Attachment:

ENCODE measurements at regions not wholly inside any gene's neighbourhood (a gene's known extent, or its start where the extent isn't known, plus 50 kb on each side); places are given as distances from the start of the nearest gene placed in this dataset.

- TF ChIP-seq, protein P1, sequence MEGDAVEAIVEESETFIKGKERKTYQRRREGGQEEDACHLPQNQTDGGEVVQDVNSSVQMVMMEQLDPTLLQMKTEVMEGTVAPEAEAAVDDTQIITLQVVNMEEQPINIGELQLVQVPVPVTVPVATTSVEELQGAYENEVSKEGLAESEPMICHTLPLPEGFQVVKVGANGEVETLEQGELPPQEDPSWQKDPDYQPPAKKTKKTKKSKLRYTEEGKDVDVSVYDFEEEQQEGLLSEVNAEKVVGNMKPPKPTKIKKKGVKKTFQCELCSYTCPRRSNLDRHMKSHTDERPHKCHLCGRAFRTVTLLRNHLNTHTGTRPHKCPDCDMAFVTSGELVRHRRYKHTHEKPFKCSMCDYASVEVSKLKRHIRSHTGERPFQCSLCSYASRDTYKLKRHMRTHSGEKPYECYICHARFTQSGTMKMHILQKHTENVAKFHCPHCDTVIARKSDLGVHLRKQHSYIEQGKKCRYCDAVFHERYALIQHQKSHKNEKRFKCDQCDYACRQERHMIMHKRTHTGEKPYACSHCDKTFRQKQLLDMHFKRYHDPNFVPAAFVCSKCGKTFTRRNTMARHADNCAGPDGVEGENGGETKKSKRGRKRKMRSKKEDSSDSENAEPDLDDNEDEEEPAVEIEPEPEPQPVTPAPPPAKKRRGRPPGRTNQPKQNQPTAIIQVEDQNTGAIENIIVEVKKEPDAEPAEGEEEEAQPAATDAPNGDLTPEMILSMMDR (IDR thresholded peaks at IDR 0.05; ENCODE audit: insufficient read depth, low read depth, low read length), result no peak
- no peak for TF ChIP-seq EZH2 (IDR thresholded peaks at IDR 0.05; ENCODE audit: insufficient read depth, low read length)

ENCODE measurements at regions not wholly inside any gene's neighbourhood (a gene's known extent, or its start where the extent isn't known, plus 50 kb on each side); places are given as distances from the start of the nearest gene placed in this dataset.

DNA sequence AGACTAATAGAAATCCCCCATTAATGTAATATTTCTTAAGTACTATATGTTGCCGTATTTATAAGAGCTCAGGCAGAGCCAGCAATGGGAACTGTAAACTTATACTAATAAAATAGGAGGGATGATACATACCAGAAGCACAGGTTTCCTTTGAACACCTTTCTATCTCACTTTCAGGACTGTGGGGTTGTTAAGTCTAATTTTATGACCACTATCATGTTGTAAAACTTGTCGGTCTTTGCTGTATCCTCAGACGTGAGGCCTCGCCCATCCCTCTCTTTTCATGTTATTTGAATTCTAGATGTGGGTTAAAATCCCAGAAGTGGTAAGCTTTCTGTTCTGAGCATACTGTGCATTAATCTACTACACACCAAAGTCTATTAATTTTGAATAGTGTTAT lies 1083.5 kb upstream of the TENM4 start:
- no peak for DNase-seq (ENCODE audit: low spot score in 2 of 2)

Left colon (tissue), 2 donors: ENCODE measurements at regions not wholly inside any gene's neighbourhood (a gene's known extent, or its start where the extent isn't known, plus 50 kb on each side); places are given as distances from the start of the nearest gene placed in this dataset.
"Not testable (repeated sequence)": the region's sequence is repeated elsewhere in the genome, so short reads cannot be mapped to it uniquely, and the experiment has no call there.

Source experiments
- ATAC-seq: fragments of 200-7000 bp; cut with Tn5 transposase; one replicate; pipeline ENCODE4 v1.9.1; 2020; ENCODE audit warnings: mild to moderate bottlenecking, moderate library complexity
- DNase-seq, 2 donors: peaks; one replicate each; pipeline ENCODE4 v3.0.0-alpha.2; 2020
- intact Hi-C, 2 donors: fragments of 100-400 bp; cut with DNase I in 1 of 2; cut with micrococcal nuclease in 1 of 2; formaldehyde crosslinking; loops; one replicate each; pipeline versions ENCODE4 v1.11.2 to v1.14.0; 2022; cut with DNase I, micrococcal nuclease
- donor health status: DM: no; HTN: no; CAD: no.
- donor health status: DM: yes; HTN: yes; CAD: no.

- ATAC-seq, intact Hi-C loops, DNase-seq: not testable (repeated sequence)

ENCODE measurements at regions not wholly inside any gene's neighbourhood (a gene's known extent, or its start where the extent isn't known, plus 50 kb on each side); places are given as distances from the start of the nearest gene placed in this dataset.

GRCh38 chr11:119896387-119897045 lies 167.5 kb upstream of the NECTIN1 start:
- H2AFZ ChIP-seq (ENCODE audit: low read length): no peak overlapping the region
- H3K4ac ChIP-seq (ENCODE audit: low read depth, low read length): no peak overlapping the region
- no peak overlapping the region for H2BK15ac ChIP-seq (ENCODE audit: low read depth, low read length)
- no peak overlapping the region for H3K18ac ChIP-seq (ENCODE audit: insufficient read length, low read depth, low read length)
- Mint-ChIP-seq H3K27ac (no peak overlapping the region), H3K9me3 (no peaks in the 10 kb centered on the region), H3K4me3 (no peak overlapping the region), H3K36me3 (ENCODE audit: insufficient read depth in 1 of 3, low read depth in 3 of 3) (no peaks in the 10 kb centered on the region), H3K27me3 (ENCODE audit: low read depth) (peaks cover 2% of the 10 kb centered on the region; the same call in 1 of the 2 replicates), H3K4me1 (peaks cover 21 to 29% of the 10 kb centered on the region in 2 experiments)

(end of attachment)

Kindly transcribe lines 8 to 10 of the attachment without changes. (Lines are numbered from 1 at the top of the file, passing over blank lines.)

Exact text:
"Not testable (repeated sequence)": the region's sequence is repeated elsewhere in the genome, so short reads cannot be mapped to it uniquely, and the experiment has no call there.

Source experiments
- ATAC-seq: fragments of 200-7000 bp; cut with Tn5 transposase; one replicate; pipeline ENCODE4 v1.9.1; 2020; ENCODE audit warnings: mild to moderate bottlenecking, moderate library complexity